Consumers crave community and social interaction. While remote services are helpful, one size doesn’t fit all. Data collected about the telehealth industry shows that consumers want convenience, but also in-person personalized experiences.
That seems to be the message based on a study from The Intent Lab, a research partnership between Performics and Northwestern University Medill School of Journalism, Media, Integrated Marketing Communications. The research data was fielded between March 19 and March 21, 2021.
The data found that while retail stores and pharmacies provide affordable and convenient care, 37% of people trust independent private doctors, rather than retail stores for telehealth services. Only 12% trust retail stores.
While trust declined during the pandemic, highlighting a long-term erosion of consumer confidence in the information they get online, as a utility the usefulness of online services continues to power an increase in satisfaction.
Telehealth is one utility that became useful during COVID, according to The Intent Lab study. The study suggests 54% of respondents have used telehealth, with 68% of those using it after COVI-19 began.
Zoom is the most common telehealth tool, making up 42% of total responses, with 68% of telehealth services done on video chat and 58% on a phone call.
The top eight tools for virtual healthcare services include Teladoc, Zocdoc, BetterHelp, and VSee, while the other half are general telecommunication tools like Zoom, and Skype.
Consumers turned to telehealth as a result of social distancing, so The Intent Lab wanted to track consumer satisfaction with digital experiences.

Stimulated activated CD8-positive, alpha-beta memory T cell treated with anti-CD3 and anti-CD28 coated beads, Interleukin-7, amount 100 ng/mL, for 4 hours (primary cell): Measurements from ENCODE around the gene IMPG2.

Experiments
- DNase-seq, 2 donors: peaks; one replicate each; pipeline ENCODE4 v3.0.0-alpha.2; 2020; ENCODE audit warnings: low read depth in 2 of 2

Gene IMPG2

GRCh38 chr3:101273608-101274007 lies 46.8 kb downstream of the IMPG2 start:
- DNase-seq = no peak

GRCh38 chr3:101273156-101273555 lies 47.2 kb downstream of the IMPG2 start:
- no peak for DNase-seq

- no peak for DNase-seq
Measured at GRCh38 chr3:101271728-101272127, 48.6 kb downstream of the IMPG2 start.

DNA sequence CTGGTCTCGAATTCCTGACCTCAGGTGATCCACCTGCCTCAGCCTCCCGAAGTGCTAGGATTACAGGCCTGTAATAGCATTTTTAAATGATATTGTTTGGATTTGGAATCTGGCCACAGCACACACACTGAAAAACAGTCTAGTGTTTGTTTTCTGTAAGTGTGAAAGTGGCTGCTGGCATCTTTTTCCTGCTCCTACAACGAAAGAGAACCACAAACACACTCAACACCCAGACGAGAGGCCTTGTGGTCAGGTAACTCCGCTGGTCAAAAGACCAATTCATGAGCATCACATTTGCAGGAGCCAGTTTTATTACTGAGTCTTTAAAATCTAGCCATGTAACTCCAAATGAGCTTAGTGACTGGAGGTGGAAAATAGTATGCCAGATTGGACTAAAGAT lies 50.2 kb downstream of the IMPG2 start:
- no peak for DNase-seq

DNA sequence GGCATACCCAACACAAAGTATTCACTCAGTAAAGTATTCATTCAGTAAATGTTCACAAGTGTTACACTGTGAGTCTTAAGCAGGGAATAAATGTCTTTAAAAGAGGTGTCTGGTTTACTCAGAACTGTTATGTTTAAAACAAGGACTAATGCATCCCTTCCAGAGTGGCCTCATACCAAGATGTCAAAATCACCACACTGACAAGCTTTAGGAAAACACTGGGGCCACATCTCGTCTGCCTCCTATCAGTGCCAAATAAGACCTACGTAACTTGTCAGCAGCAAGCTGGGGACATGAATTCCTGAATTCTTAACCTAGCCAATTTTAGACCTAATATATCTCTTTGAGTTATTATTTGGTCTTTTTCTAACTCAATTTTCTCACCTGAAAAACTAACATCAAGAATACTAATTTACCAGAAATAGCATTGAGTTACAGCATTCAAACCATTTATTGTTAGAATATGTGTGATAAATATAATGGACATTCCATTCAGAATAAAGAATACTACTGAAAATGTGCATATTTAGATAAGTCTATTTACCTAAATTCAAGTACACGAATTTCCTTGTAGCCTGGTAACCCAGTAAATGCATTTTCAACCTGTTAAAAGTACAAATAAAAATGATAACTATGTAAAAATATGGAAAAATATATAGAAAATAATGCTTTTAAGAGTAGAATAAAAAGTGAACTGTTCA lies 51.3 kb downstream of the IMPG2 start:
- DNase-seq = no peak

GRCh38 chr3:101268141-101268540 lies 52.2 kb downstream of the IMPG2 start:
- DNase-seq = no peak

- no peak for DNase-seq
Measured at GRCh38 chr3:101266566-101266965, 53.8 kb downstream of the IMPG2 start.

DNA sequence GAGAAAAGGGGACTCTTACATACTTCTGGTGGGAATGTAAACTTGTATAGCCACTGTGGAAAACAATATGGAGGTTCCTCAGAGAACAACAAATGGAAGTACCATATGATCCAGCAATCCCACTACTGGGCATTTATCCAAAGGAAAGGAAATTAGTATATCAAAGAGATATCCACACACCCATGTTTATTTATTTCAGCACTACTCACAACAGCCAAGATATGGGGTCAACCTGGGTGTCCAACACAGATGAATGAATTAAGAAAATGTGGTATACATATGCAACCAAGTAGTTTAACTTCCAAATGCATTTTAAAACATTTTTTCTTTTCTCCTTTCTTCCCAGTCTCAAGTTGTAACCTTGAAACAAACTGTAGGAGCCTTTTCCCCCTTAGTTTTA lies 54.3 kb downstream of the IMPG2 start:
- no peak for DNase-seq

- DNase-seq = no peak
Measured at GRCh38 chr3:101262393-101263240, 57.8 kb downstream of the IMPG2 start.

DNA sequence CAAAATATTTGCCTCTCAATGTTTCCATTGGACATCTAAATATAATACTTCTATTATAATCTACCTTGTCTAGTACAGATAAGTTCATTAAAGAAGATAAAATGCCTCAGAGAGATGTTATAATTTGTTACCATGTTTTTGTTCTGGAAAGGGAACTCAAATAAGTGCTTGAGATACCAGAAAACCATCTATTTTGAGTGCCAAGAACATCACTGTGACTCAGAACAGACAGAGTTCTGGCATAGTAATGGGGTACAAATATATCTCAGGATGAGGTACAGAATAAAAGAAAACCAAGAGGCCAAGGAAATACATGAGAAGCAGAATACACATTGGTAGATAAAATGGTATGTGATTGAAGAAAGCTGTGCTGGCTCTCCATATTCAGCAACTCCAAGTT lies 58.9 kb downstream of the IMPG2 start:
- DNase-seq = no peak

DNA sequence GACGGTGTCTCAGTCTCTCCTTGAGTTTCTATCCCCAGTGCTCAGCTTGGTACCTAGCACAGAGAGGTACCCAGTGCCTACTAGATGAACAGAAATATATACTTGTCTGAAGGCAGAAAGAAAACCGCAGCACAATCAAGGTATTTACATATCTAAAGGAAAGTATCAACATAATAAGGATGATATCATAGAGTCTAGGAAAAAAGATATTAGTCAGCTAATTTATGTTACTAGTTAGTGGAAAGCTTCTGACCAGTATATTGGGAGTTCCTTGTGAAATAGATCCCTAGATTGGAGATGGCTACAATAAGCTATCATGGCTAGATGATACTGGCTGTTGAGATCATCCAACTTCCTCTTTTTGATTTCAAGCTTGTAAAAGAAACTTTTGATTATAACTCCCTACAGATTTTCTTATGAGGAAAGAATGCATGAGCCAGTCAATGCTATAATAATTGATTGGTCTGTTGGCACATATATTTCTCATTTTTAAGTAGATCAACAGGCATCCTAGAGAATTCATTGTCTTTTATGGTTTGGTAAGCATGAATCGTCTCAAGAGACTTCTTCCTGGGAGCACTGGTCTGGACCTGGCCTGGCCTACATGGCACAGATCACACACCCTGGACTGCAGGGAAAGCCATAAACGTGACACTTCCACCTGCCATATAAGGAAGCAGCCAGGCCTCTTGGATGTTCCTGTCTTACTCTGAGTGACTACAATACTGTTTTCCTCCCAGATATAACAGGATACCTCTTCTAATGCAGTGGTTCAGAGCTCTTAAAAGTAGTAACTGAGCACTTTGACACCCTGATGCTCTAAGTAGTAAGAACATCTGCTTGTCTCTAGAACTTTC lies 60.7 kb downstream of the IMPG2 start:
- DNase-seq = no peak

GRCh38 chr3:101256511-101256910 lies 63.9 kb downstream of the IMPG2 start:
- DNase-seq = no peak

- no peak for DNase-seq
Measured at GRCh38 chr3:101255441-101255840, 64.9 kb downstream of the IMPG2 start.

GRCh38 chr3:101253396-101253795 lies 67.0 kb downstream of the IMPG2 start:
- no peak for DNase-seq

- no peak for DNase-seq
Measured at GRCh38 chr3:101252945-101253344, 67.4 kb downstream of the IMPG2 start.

For the past five years, the organization analyzed factors such as trust and utility.
The study defines utility as the “usefulness of an online experience, including the assessments of how efficient it is to get things done online versus offline and how easily information can be accessed.”
COVID-19 forced social interactions to become virtual and remote work to sustain productivity. This abrupt shift to digitalizing everything had a positive impact in DSI, which has increased since our last wave.
Some 69% of consumers used telehealth services to seek a General Practitioner, compared to those looking for specialists.
Around 70% of respondents were interested in getting General Practitioner services, and prescription and refills, as well as nutrition counseling through telehealth post-COVID.
The top three concerns for telehealth include -- but were not limited to -- credibility, accuracy, and physical inspection. Privacy and security, as well as communication, followed.